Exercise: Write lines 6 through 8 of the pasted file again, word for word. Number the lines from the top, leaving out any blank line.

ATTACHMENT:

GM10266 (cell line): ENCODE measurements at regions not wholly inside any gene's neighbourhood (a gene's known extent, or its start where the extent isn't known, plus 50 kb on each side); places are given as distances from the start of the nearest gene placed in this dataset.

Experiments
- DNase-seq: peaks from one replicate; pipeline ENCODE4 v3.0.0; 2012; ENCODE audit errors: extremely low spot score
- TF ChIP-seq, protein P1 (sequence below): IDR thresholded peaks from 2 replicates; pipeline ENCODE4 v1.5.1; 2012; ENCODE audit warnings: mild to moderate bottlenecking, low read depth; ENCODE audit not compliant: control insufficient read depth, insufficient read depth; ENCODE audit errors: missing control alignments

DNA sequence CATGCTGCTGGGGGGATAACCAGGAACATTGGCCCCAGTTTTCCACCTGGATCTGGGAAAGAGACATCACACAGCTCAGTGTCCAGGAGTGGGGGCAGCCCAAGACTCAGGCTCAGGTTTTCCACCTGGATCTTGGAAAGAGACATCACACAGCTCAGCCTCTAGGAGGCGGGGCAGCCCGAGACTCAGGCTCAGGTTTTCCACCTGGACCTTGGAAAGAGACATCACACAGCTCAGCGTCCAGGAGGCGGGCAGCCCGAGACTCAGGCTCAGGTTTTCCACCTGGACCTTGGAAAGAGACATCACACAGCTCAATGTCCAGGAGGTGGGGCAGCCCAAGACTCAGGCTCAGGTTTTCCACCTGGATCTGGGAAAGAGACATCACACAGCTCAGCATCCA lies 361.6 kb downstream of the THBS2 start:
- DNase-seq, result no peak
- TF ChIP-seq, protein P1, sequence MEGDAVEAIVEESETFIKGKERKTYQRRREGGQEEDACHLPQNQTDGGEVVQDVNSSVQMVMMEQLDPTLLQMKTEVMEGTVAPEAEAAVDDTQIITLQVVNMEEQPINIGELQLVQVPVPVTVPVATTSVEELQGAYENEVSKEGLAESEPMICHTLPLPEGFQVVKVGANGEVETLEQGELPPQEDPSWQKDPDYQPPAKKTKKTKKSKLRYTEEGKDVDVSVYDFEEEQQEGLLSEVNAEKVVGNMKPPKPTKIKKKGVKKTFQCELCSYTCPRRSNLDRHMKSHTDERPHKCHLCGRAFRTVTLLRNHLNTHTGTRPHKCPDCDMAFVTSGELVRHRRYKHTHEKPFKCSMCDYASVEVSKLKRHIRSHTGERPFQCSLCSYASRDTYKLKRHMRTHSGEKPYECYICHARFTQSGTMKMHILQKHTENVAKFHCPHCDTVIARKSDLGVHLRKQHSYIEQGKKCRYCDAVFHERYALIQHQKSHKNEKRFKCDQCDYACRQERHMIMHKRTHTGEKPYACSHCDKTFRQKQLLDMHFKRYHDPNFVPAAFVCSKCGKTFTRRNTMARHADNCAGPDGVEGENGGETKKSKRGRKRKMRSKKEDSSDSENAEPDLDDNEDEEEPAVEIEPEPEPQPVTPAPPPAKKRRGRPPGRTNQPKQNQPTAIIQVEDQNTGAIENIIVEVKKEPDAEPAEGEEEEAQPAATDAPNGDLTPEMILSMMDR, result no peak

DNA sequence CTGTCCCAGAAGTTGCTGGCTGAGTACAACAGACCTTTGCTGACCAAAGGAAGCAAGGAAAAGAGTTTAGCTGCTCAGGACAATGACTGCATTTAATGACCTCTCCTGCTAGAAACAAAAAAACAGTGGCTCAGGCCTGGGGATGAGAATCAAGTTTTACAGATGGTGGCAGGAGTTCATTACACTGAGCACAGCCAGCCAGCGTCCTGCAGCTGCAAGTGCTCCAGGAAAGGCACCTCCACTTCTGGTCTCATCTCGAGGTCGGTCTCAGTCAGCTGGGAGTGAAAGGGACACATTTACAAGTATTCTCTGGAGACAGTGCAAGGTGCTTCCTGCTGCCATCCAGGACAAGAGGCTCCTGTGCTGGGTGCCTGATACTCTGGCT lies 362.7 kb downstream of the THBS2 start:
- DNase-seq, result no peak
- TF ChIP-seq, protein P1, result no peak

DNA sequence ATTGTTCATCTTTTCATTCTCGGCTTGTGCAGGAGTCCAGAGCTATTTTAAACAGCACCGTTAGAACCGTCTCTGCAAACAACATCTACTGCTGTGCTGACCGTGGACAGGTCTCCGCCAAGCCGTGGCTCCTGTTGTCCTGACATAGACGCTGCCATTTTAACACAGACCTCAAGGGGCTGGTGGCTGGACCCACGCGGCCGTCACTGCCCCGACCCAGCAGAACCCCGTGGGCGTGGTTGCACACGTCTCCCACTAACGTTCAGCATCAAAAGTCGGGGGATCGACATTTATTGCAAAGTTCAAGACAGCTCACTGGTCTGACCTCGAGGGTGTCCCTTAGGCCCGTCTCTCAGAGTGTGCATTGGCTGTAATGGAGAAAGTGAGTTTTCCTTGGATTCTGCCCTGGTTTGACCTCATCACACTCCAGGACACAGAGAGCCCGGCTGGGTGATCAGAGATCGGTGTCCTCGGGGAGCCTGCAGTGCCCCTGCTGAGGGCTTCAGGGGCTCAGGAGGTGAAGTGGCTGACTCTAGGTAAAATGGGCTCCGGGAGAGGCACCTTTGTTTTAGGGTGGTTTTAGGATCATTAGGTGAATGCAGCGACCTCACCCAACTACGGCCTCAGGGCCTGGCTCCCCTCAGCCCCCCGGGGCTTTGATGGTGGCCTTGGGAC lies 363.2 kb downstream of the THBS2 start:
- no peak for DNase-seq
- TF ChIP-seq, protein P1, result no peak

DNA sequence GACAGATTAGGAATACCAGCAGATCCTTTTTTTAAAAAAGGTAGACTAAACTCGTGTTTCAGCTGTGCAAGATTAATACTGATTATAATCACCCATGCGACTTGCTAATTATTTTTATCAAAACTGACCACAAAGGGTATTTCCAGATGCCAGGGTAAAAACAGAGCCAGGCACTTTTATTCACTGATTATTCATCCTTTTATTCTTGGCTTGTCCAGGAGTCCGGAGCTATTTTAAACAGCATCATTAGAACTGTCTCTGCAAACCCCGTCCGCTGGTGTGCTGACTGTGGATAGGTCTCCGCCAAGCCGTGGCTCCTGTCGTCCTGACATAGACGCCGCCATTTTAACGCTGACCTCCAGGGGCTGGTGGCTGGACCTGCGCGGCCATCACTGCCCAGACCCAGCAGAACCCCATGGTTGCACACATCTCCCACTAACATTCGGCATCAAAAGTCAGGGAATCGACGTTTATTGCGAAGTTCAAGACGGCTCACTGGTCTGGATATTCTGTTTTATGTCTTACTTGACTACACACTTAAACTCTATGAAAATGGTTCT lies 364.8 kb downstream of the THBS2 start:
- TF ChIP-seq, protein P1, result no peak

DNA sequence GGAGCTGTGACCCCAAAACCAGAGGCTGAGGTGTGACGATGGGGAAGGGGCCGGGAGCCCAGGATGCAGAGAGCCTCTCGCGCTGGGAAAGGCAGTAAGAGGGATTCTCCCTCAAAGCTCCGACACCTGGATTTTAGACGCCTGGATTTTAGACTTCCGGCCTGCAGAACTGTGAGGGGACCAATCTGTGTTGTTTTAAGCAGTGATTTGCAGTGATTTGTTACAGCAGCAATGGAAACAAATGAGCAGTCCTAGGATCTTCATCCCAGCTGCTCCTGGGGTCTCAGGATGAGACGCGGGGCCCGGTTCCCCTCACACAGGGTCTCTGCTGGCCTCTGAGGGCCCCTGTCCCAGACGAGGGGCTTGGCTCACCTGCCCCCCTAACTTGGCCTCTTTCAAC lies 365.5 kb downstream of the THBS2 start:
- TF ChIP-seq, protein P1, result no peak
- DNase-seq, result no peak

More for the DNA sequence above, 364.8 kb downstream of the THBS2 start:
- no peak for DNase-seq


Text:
- DNase-seq, result no peak
- TF ChIP-seq, protein P1, sequence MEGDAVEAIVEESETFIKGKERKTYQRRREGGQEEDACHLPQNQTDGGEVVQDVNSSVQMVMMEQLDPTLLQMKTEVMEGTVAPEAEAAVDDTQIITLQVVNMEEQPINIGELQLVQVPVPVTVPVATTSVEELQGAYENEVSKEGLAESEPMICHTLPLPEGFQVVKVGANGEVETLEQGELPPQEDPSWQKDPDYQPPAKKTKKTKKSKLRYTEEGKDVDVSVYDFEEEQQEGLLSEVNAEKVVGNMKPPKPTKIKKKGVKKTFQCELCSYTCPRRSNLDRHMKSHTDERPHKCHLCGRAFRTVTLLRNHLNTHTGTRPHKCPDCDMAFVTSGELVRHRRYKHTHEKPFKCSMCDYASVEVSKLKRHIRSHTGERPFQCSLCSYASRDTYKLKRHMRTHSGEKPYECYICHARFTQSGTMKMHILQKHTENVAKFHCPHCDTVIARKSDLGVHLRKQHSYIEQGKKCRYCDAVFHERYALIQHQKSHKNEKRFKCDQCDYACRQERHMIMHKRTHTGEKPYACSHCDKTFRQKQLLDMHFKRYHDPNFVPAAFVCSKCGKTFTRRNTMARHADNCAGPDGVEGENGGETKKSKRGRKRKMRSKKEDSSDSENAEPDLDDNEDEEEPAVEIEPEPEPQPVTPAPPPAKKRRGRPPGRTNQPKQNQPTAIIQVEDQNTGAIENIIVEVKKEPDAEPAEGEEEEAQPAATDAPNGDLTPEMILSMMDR, result no peak

DNA sequence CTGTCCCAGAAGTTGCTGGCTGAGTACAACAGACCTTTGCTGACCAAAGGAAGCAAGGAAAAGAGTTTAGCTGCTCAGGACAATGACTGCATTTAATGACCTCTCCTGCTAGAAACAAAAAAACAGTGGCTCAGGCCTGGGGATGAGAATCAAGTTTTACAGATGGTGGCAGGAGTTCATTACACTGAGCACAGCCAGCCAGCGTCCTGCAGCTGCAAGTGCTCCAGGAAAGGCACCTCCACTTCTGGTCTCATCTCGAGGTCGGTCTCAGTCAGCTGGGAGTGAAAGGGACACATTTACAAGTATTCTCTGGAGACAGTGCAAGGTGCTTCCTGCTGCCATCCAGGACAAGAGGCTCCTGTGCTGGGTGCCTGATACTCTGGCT lies 362.7 kb downstream of the THBS2 start: